Vendor Gallery: Nadia DeMessa

Nadia DeMessa, the owner of a new gourmet cupcake company making the rounds in a cute trailer, bakes all her cupcakes from scratch using the best of ingredients.

She describes herself as “a wife and mother of three boys” who was born in Jamaica and grew up in a family in the baking business. She originally went to college for marine biology but became a successful custom cake designer. “I have been decorating cakes for the past six years and last year decided to add cupcakes to the menu. I saw how they were becoming very popular and then I noticed the cupcake trucks up north and thought what a good idea.”

DeMessa found a used trailer and “customized it to become a concession unit.” She is fully licensed and has her city of Atlanta vehicle permit. Soon, she will hit the road and set up a few stops to sell the cupcakes from a mobile she affectionately calls Pinkie. Yum Yum Cupcake does not have a store front, but you can find them at most of the local festivals and special events around metro Atlanta.

We caught up with Pinkie at the latest Urban Picnic at the Sweet Auburn Curb Market and, although we only tried two flavors (Reese’s Peanut Butter Cup and Red Velvet), we can see that DeMessa’s fluffy and delicate product is in a class of its own, having mastered the trick of making the cake and the icing similarly yielding and delicious.

For street vending, DeMessa has to fully package her cupcakes, but at events, she liberates the little marvels and exposes them in their full glory.

Follow Yum Yum Cupcake on Facebook and Twitter to find out where Pinkie the cupcake mobile will be and try as many of the flavors (a total of twenty-five) as humanly possible!

Advice for All Aspiring Vendors

Interviewed for a street food profile posted on Serious Eats, the owners of Mom’s Delicious Dishes food truck in Raleigh, NC, had the following words of wisdom:

“Find a good compatible partner! You don’t necessarily have the same skills, but you must have the same goals and drive. It’s like a marriage but worse. You spend lots of time together in a very small space and it’s usually hot. . . . Spend some time on a food truck that’s similar in style to what you hope to create. Create a business plan and add 20 percent more for expenses than expected. Prepare to devote your entire life to a new business for at least one year until you can figure out your trends and establish some benchmarks.”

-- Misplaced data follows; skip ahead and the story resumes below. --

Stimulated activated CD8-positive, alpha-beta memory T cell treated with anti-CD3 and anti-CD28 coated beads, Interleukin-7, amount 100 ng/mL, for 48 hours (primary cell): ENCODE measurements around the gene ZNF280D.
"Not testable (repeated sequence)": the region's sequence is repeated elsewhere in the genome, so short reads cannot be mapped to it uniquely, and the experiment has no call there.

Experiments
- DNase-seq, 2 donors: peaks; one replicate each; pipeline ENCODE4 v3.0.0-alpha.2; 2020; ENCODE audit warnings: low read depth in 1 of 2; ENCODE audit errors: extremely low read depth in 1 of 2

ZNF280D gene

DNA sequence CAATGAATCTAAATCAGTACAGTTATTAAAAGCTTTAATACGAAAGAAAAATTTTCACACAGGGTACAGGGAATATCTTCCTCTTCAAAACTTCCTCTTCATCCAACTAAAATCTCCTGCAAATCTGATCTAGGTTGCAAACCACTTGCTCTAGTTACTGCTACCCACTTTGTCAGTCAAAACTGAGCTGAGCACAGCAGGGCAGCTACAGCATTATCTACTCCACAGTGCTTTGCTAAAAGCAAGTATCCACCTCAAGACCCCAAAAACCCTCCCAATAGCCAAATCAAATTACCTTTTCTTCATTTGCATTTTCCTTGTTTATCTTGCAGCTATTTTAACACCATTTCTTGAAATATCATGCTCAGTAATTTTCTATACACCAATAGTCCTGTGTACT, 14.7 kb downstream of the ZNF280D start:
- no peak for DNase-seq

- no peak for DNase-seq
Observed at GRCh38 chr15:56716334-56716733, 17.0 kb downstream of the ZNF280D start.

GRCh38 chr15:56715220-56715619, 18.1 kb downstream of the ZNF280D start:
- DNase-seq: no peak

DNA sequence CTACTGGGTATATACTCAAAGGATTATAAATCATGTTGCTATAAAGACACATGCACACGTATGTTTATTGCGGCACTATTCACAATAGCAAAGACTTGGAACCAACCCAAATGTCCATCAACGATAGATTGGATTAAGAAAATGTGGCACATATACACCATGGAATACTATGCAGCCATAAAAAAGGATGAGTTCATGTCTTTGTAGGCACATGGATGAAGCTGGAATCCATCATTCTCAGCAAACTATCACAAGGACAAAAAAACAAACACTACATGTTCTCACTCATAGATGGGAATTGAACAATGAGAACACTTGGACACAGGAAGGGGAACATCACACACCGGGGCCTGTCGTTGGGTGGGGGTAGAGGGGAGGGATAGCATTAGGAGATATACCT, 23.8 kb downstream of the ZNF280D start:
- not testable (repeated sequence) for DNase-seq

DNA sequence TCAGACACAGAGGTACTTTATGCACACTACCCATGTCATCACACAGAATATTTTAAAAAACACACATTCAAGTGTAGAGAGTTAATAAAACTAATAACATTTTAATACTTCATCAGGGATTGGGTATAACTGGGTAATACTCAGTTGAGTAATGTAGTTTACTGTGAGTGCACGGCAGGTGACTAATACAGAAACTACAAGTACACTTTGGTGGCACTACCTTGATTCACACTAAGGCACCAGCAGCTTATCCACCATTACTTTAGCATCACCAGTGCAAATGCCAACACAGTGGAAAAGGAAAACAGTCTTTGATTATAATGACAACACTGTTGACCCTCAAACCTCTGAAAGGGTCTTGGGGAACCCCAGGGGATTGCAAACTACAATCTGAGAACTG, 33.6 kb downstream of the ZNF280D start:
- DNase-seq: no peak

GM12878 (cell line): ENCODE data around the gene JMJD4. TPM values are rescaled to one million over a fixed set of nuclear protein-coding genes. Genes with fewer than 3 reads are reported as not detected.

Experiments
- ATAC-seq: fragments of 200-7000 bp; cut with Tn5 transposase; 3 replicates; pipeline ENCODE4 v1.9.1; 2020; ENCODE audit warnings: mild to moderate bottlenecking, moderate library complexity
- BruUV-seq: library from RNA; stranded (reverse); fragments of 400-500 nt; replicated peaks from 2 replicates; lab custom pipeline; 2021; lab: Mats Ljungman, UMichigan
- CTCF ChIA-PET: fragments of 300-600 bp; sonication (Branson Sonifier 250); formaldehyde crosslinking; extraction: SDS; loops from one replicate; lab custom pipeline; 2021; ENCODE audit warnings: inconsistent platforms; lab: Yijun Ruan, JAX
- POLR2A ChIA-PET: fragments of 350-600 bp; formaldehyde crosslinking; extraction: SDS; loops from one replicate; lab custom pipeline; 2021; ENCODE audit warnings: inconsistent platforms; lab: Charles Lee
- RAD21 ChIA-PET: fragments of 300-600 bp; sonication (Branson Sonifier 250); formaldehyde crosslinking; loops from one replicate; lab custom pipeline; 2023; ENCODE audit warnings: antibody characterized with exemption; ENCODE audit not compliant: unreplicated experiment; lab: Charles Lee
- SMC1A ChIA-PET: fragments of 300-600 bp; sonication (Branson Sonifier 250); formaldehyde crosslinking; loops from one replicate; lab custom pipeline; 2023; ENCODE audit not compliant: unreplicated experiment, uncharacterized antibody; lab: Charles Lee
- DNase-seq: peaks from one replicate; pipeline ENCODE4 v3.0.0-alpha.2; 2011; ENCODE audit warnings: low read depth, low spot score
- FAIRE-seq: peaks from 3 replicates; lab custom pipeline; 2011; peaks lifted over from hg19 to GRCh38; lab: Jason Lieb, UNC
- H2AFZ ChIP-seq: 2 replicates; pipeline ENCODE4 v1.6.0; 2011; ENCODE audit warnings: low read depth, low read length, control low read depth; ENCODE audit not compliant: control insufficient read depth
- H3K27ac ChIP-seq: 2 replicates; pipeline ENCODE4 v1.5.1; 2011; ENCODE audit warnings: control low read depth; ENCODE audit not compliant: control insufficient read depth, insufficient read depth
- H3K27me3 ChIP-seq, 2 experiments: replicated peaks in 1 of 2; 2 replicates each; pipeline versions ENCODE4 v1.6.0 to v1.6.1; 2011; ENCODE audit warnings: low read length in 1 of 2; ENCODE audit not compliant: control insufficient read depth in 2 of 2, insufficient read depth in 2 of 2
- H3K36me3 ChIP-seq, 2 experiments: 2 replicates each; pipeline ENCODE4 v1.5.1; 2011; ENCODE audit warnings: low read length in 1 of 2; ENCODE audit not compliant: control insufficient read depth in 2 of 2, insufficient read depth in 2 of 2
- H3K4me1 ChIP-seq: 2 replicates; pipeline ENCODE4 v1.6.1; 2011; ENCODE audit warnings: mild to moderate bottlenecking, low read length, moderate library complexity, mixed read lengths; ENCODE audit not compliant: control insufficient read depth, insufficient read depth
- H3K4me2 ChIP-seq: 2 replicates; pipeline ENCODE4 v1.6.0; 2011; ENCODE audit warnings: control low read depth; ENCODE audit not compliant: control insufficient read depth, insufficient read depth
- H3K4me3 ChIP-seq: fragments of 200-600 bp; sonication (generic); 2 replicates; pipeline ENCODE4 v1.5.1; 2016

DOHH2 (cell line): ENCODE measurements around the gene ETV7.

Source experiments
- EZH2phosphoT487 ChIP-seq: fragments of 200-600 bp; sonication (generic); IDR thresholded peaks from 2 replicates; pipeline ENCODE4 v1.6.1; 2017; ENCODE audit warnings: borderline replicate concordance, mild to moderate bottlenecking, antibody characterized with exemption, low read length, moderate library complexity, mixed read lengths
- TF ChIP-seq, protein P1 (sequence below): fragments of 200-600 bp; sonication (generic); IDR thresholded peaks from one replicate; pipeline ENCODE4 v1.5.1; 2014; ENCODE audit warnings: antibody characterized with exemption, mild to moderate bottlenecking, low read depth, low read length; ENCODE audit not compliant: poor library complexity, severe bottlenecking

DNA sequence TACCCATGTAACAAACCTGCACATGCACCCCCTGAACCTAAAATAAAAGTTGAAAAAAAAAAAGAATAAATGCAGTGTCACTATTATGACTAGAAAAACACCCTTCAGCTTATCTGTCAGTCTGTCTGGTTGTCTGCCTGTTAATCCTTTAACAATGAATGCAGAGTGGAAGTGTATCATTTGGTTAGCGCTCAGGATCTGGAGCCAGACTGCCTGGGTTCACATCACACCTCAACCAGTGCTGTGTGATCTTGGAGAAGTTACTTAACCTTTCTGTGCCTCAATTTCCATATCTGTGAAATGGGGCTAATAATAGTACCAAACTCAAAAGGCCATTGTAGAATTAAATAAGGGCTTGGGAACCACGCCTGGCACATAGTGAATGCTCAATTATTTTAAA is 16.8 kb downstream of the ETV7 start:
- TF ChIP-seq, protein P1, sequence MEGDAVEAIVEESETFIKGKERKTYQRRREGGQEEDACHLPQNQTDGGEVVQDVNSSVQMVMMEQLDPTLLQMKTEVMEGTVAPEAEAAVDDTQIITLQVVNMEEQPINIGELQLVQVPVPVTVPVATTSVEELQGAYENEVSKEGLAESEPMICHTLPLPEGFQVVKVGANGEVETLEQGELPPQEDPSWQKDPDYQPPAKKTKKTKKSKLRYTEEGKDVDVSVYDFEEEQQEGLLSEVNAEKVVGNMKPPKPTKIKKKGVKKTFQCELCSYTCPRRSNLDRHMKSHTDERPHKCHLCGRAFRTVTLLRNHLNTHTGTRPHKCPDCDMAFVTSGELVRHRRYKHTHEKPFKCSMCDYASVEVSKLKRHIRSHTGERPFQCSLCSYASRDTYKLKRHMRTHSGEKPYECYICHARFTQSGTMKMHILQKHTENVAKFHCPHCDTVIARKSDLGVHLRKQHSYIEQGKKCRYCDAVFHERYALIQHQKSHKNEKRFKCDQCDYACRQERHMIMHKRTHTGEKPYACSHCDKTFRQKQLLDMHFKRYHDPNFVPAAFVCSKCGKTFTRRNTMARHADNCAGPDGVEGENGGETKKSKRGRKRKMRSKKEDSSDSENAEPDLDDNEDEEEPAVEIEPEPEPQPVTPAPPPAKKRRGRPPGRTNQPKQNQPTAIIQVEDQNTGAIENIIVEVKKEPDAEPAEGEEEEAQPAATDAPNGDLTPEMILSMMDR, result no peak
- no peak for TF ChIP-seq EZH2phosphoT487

Thao Beck and Ardath Church update their whereabouts daily on Facebook, Twitter, and their website. They started their business (salads, sandwiches, fish tacos, fresh doughnuts) because they thought that “it would contribute a vibrant new addition to the already interesting food scene” going on in Raleigh. Neither of them has “any desire for a permanent location as the mobility is part of the appeal” of what they offer.

[images from Mom's Delicious Dishes]

Not Cool!

Last week in New York city, ice cream trucks got into a brawl over territorial rights to a few feet on the street.

A video of the clash between a Mister Softee truck and a competitor with a similar name was linked on the blog The Consumerist, proving that there is nothing soft about peddlers of icy treats!

Ugly words were exchanged, followed by punches and a call for the police. The incident took place at the corner of Broadway and W. 60th St., near Lincoln Center. Content may not be suitable for tender ears…

Trouble in Paradise

The City of Atlanta Police Department revokes the vending permit it just granted to the Yumbii truck to operate on the public right of way (typically at 5th and Spring in Tech Square), claiming that such permit was issued in error!

The owner and his supportive family are scrambling to find a comparable (highly visible) spot on private property and resume a business granted full approval by the Fulton County Health Department.

Unincorporated DeKalb County, meanwhile, prohibits vending entirely, and many locations (including the Emory campus and many large buildings) are tied to preexisting food service contracts and can’t align themselves with the demands of an enthusiastic public.

What is it going to take, Atlanta? Don’t you know that the street food movement is growing by leaps and bounds as seen on the Food Network’s new show the Great Food Truck Race.

Achtung!

Curry wurst by the royal residence for the Electors and Kings of Saxony in Dresden? Pretzels by the Reichstag in Berlin?

History and street food complement one another in Germany. Alas, we didn’t run into the guys who wear portable grills shaped like aprons and cook sausages while walking on the sidewalk (we looked) but we saw plenty that Atlanta should emulate during a ten-day blitz trip around Deutschland.